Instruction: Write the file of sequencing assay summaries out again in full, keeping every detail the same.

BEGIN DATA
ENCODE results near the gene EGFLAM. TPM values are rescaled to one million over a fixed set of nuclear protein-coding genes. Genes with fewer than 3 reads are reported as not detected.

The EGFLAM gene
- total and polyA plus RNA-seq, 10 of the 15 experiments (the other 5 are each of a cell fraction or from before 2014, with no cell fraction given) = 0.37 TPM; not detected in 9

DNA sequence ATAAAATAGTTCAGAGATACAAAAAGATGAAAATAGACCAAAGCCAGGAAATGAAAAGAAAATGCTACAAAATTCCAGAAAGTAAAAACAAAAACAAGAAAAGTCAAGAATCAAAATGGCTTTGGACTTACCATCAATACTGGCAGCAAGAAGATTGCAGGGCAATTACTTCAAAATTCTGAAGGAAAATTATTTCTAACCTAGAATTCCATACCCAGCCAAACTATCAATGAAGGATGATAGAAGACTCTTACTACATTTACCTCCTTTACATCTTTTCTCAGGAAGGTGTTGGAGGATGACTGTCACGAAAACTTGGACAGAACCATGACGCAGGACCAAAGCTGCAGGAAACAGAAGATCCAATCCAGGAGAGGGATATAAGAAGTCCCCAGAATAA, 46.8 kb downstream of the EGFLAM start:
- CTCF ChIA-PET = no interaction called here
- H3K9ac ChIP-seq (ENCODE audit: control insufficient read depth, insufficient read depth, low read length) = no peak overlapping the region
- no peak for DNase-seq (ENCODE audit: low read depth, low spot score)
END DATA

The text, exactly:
ENCODE results near the gene EGFLAM. TPM values are rescaled to one million over a fixed set of nuclear protein-coding genes. Genes with fewer than 3 reads are reported as not detected.

The EGFLAM gene
- total and polyA plus RNA-seq, 10 of the 15 experiments (the other 5 are each of a cell fraction or from before 2014, with no cell fraction given) = 0.37 TPM; not detected in 9

DNA sequence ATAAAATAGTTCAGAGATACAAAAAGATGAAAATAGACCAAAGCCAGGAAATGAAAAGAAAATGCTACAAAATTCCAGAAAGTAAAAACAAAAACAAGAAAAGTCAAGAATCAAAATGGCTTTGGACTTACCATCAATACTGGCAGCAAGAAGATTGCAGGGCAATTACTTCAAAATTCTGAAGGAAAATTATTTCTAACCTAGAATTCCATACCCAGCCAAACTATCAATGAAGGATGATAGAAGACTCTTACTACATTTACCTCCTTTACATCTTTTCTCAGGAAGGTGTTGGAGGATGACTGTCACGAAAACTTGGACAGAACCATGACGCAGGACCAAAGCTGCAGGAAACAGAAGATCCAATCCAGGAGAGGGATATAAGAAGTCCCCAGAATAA, 46.8 kb downstream of the EGFLAM start:
- CTCF ChIA-PET = no interaction called here
- H3K9ac ChIP-seq (ENCODE audit: control insufficient read depth, insufficient read depth, low read length) = no peak overlapping the region
- no peak for DNase-seq (ENCODE audit: low read depth, low spot score)